These scenes hang in the nave at St. Luke’s now. Connie, my hostess, struck with awe when she saw them for the first time, wanted to place them on the walls that have surrounded and sheltered her for over eighty years. Her eyes glistened as she stood before one scene, and then another. Her eyes darted from one detail to another. She was reverent in her silence. Reverent and reflective. “Norma would so love these,” she added. “But she couldn’t take them in now.” Norma, her sister and life long companion until she suffered a stroke, was creative and imaginative in her love for God and the scriptures – and well Connie knew that her sister would indeed be enthralled by these engaging pieces of art.
“They touch us,” Connie said, and added, “Will you have some more tea?”
“They touch us all,” I added, offering my empty cup and saucer. As she poured the tea, I went on, “And they touch each of us differently.”
“Indeed they do,” she said. “That’s the beauty of them!” She passed me my tea. And I took another cookie.
“The beauty indeed,” I said.
Jesus neither Falls for the Second Time. Instead Köder has him leading others, each with their own cross-beam. With Us he entitles the scene. It’s encouraging and it’s exciting. Invited to pick up our cross and follow him, Köder has Jesus leading others on a path he shares with us. Our cross is not denied. Our cross is not removed. And he does not carry his cross alone. Faith and scripture are integrated. A struggle then, certainly – but a struggle now, as well, for us. The struggle continues, but not alone. What good news! What relief!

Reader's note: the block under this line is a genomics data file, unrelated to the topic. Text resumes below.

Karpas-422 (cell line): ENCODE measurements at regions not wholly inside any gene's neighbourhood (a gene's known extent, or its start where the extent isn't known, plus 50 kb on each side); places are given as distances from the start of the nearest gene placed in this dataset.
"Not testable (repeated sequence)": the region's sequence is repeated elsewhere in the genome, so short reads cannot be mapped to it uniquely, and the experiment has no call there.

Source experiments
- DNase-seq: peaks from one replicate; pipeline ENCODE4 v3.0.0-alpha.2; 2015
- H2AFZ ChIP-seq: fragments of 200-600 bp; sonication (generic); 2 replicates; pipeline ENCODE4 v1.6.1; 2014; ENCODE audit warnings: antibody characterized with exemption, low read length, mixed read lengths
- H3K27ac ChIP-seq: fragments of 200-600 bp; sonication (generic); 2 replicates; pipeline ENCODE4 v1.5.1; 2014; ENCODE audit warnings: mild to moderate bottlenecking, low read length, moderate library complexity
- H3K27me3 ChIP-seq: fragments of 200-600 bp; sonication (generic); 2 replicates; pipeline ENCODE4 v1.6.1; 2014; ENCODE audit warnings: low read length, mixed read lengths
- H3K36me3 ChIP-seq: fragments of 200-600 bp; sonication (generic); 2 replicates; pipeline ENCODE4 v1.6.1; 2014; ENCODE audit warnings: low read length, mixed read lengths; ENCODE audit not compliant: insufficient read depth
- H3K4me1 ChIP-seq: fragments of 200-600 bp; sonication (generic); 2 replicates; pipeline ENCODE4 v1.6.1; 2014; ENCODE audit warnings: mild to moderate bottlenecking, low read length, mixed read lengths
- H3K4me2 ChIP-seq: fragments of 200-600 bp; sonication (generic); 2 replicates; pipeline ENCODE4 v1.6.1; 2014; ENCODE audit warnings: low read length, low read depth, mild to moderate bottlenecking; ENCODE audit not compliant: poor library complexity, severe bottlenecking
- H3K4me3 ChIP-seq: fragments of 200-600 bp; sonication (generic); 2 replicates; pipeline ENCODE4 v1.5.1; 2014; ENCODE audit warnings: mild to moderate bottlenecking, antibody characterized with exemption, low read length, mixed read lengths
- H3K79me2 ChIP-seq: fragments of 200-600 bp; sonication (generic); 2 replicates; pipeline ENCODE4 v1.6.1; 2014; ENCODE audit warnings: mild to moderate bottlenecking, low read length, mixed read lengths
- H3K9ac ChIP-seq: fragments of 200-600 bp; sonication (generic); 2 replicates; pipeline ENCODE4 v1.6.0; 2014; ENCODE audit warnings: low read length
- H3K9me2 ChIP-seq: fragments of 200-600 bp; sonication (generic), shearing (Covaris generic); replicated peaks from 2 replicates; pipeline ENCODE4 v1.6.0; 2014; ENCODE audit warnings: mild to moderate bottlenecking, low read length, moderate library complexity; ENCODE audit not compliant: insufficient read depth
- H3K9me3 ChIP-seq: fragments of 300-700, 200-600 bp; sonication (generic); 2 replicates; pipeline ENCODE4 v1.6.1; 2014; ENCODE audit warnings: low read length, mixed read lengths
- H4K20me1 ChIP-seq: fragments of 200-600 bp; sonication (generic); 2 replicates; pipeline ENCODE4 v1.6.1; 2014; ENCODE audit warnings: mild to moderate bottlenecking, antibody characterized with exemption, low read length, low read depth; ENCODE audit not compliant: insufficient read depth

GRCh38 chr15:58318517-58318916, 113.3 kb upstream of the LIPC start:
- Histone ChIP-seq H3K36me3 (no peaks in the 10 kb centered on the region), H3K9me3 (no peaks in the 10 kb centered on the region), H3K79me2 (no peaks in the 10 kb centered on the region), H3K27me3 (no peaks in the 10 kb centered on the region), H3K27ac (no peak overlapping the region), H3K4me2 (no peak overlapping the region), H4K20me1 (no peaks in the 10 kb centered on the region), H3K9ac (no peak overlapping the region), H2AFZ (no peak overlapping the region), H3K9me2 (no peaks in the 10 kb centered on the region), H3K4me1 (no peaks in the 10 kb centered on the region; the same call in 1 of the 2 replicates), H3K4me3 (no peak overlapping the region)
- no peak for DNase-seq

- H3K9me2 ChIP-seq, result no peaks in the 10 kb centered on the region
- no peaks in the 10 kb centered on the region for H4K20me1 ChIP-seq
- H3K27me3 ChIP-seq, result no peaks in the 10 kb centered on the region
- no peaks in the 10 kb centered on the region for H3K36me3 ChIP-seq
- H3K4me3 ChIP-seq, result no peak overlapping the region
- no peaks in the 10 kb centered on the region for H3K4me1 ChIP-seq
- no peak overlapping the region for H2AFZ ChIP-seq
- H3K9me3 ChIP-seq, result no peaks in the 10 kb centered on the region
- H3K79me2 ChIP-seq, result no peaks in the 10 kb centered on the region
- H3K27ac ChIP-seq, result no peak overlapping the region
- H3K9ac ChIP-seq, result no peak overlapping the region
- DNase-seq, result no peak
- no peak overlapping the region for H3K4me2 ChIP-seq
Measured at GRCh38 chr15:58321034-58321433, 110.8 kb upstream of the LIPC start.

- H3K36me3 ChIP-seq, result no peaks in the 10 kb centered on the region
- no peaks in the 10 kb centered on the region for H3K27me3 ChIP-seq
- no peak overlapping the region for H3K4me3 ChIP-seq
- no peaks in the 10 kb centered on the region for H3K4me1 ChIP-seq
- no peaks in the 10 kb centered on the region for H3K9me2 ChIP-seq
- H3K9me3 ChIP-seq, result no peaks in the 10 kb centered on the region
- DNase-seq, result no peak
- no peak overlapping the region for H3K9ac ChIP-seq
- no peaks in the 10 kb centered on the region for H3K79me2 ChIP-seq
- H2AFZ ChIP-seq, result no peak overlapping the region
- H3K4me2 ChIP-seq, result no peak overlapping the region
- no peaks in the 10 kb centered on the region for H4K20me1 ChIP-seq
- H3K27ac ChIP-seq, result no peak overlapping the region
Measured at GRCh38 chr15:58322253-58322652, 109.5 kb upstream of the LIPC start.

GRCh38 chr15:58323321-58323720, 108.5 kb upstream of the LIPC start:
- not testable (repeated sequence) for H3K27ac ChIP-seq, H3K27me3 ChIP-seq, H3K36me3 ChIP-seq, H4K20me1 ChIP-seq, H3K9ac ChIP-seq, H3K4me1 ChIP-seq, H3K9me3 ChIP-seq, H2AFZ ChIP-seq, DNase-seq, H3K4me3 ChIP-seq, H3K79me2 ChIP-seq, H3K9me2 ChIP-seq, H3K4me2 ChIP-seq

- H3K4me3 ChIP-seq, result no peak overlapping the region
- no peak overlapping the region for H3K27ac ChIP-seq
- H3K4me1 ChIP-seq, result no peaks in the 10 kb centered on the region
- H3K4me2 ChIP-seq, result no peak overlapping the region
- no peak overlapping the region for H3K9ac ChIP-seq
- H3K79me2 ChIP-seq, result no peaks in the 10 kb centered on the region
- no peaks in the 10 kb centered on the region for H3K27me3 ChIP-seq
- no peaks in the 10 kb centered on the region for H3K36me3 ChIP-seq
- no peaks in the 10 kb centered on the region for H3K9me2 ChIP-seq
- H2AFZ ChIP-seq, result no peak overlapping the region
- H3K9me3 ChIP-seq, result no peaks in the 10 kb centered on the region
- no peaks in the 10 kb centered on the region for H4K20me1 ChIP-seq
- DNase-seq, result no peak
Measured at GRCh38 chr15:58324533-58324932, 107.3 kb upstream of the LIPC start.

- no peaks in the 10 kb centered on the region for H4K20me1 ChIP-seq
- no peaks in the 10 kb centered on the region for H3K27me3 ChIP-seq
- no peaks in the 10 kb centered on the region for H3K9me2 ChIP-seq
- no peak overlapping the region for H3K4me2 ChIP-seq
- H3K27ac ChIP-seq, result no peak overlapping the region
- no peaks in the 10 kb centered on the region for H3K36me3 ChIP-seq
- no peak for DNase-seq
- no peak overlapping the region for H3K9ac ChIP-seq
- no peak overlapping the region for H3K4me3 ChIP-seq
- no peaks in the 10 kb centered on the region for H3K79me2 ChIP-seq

“We don’t even have to see the same thing,” Connie went on. “We are all different and we all see things differently.”
“Each of us sees Jesus from where we stand,” I replied. “And you are allowing us all to see him as we need to see him.”
“And that’s a witness?” she asked.
“That’s your witness,” I answered. “You’re allowing God to touch people’s lives. He’s touched your life. You’re allowing that to happen for others. A witness is like that.”
“I can see that,” was her reply. And she sipped some tea.
It seems to me that Connie’s is a Pentecostal witness.
“You will bear witness for me,” said Jesus, “beginning here…” In the Acts of the Apostles, Luke recorded that the beginning was in Jerusalem. For Connie, she was simply “beginning here…,” where she has been her whole life long: at the small church where she has been steadfast and faithful to her Lord. Here, where she recognized Jesus in a fresh way, in an emotive and engaging way that she knew would resonate with her sister, and in a way that she hoped would touch others as well.
In these scenes she bore witness to Jesus’ Death, and her faithfulness bore witness to his Resurrection. That’s all Jesus expected. It was the apostolic witness into which we have all been baptized.
That witness is self-effacing and humble. But it has the power of Pentecost that changed lives and still does.
Copyright © 2002 James T. Irvine